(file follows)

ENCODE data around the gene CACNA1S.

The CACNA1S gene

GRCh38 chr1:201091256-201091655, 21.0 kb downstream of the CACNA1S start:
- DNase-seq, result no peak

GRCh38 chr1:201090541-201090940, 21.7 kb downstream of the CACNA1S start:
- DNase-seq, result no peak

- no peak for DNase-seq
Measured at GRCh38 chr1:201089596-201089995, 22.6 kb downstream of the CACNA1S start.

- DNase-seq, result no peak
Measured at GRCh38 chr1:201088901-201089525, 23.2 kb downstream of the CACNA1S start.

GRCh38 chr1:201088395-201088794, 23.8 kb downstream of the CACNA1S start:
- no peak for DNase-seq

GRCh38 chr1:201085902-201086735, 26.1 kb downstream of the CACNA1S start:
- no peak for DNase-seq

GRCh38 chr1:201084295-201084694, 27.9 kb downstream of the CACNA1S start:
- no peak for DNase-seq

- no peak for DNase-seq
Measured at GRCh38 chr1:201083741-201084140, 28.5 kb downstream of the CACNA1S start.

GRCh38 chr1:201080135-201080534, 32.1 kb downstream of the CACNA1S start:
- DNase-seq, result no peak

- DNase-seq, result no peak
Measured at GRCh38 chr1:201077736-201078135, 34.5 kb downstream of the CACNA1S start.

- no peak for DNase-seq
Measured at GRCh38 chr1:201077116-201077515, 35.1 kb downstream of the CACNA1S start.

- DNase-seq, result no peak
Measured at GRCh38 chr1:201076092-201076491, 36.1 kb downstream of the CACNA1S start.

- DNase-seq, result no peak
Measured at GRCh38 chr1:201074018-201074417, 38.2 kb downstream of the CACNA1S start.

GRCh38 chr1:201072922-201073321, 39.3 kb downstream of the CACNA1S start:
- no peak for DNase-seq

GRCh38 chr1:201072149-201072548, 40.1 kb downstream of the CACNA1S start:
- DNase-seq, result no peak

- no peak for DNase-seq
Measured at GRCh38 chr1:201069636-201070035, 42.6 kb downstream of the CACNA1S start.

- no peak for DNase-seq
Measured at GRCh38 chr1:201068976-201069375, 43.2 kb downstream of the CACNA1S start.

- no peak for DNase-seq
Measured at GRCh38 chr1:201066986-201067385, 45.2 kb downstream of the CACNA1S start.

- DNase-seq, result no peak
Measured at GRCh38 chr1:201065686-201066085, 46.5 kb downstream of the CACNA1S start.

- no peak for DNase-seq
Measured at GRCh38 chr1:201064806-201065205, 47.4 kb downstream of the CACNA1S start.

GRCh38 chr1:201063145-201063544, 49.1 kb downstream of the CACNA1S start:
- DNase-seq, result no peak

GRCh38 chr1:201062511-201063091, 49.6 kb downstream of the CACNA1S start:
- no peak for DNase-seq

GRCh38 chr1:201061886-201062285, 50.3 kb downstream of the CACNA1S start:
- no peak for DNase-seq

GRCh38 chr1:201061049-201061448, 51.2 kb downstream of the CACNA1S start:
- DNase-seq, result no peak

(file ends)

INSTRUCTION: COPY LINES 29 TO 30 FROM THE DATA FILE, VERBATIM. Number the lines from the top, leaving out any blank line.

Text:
GRCh38 chr1:201072922-201073321, 39.3 kb downstream of the CACNA1S start:
- no peak for DNase-seq